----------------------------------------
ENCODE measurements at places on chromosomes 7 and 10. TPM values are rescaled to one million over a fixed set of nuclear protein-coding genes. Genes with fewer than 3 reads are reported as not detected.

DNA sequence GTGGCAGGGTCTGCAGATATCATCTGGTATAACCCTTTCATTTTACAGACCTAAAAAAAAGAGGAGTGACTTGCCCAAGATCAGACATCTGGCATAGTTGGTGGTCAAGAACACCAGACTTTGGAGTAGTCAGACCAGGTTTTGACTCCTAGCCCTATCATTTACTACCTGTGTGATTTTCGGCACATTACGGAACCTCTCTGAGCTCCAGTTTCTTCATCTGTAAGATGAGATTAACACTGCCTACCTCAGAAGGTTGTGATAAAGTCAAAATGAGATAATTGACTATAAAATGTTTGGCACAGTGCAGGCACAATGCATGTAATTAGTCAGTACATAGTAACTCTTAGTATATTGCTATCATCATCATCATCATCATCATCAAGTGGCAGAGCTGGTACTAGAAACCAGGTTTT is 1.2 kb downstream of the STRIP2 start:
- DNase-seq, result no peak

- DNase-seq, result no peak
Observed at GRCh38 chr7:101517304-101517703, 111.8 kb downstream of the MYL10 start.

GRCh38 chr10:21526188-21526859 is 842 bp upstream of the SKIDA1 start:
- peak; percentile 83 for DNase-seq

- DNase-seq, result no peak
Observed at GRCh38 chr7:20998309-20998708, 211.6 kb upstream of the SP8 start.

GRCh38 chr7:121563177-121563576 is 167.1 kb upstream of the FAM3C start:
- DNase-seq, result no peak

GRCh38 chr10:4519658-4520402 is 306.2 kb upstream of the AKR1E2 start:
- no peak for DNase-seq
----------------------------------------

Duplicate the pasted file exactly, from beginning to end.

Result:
ENCODE measurements at places on chromosomes 7 and 10. TPM values are rescaled to one million over a fixed set of nuclear protein-coding genes. Genes with fewer than 3 reads are reported as not detected.

DNA sequence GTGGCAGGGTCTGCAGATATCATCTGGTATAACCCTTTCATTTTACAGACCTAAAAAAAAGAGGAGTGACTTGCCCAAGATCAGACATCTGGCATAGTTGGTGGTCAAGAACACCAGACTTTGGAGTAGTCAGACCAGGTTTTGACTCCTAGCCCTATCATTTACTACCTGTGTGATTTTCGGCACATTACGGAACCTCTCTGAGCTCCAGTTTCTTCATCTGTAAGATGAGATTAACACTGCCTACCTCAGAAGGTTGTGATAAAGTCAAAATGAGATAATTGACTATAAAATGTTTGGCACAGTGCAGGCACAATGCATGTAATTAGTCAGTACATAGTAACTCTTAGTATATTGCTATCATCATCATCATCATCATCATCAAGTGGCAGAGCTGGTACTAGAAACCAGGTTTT is 1.2 kb downstream of the STRIP2 start:
- DNase-seq, result no peak

- DNase-seq, result no peak
Observed at GRCh38 chr7:101517304-101517703, 111.8 kb downstream of the MYL10 start.

GRCh38 chr10:21526188-21526859 is 842 bp upstream of the SKIDA1 start:
- peak; percentile 83 for DNase-seq

- DNase-seq, result no peak
Observed at GRCh38 chr7:20998309-20998708, 211.6 kb upstream of the SP8 start.

GRCh38 chr7:121563177-121563576 is 167.1 kb upstream of the FAM3C start:
- DNase-seq, result no peak

GRCh38 chr10:4519658-4520402 is 306.2 kb upstream of the AKR1E2 start:
- no peak for DNase-seq